Actually performing such an analysis would require more than the ninety minutes of this workshop, so we were asked as participants to briefly dive into components of the analysis before being led further along by information provided by the presenters. As participants we never moved beyond the qualitative process of analyzing what was involved in making our pencils, but Schaeberle concluded the pencil analysis by showing her own assessment using Quantis Suite 2.0. Quantis is a database and synthesis tool containing information on the impacts of thousands of materials and processes used in the manufacture and distribution of modern products. Using this tool, we could see that ecological impact of the #2 pencil is greater due to the extraction of cedar trees required to make the body of the pencil. Not surprisingly, in other categories such as effects on human health, the plastic-based mechanical pencil had a higher impact.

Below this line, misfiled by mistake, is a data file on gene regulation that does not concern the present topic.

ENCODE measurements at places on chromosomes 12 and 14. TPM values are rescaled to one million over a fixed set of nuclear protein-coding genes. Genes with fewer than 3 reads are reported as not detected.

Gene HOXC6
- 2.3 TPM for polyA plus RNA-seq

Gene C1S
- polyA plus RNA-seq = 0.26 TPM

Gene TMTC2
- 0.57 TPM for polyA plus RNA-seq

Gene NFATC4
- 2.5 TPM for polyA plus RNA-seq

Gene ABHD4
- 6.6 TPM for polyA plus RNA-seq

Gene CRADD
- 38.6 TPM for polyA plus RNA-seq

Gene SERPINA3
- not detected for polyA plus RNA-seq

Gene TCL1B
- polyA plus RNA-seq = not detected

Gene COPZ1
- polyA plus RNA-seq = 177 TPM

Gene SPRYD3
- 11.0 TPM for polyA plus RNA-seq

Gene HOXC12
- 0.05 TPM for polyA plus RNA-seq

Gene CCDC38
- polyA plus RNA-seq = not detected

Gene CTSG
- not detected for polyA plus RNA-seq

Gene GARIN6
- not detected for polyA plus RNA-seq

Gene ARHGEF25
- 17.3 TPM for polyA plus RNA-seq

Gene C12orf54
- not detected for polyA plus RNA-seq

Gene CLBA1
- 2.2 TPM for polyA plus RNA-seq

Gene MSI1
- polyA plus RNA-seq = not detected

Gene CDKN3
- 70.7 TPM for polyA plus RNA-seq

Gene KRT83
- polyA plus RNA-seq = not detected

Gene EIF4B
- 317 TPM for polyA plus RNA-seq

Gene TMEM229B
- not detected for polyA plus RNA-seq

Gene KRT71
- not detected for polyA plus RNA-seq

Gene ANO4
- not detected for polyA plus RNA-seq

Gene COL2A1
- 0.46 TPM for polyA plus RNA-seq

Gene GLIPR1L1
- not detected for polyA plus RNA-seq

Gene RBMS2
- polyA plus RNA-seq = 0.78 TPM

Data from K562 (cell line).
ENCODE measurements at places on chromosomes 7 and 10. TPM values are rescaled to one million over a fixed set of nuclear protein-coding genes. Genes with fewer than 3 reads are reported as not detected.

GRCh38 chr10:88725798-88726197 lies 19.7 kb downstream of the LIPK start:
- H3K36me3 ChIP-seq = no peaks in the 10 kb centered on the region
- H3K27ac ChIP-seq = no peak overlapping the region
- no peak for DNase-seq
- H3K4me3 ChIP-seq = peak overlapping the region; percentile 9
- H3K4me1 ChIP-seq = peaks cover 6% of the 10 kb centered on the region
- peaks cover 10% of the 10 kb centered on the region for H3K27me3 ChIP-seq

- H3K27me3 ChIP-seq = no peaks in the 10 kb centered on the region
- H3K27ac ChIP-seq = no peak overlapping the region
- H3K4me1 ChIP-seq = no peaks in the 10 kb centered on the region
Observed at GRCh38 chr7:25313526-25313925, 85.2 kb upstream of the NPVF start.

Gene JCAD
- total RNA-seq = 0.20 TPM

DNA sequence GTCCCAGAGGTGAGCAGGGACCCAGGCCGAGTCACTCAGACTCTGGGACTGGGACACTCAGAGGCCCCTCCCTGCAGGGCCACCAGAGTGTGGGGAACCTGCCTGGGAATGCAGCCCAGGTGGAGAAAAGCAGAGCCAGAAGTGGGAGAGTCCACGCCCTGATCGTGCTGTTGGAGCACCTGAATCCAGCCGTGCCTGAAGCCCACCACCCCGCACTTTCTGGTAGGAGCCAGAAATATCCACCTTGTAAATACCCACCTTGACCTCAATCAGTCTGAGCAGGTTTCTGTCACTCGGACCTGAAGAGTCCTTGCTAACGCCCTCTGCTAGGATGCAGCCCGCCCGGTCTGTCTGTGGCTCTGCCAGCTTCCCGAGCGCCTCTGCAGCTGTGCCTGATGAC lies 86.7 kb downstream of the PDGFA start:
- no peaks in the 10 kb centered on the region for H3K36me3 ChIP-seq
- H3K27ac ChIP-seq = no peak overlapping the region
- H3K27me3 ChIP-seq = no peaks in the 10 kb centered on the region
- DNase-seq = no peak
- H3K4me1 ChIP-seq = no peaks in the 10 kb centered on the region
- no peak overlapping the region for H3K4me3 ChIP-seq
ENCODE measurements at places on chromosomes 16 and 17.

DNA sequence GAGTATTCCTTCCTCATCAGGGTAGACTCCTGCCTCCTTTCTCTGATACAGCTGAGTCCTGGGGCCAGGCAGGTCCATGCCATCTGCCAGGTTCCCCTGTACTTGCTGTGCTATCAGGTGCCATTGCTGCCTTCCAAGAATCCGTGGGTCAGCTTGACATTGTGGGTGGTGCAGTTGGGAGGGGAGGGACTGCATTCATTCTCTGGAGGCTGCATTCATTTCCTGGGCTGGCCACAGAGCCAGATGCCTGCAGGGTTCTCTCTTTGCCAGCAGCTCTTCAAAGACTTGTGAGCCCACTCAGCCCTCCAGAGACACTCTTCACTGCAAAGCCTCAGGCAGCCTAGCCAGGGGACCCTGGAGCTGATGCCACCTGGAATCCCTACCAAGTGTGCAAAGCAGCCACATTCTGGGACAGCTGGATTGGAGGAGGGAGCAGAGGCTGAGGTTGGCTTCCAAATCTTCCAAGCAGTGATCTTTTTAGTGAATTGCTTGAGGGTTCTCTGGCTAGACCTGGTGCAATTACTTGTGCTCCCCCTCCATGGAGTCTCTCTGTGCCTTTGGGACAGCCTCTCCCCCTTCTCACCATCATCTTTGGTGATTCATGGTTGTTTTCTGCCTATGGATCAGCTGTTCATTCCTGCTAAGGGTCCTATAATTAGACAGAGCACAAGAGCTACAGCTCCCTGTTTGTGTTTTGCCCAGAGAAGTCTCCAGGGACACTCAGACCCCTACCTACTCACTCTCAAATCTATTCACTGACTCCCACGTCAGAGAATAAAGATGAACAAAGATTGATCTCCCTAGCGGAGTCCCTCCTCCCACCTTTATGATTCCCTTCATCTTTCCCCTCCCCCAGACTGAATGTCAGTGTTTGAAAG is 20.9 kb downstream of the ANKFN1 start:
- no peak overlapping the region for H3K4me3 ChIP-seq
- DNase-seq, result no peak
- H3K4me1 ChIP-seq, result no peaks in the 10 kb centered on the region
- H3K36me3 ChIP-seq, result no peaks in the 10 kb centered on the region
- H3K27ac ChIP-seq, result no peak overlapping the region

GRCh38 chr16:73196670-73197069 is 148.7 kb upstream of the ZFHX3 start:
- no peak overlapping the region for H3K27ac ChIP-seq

As I have discussed before, this is the part of the analysis where we have to transition from science to policy and ultimately values, because there is no way to objectively decide how to weigh human health effects versus impacts on ecosystems. This problem, plus the overall complicated nature of LCA, makes me a little skeptical about its application: it seems as though there is little incentive for designers or the companies that hire them to perform LCA, because mostly it delivers ‘bad news’ about the impact of products and there is very little ‘valued added’ in changing production methods to decrease impact. An exception to this general rule may exist for those companies that make very expensive products: at high price points, affluent consumers may be willing to pay for the lowered impacts produced by designing under the influence of LCA. At the end of the session Schaeberle presented a recent project spearheaded by the Center for Sustainable Design Studies for TUMI, a high-end luggage manufacturer, which was a good example of when LCA can be valuable to a company. But for those of us who cannot or will not shell out $1000 for a piece of luggage, the problem remains that public policy is still far too lenient on polluters: we would not even need LCA if we had adequate public policy, policies that forced polluters to pay and limited impacts of industrial production. Under sufficient environmental policy, the market would simply price out unsustainable products and processes.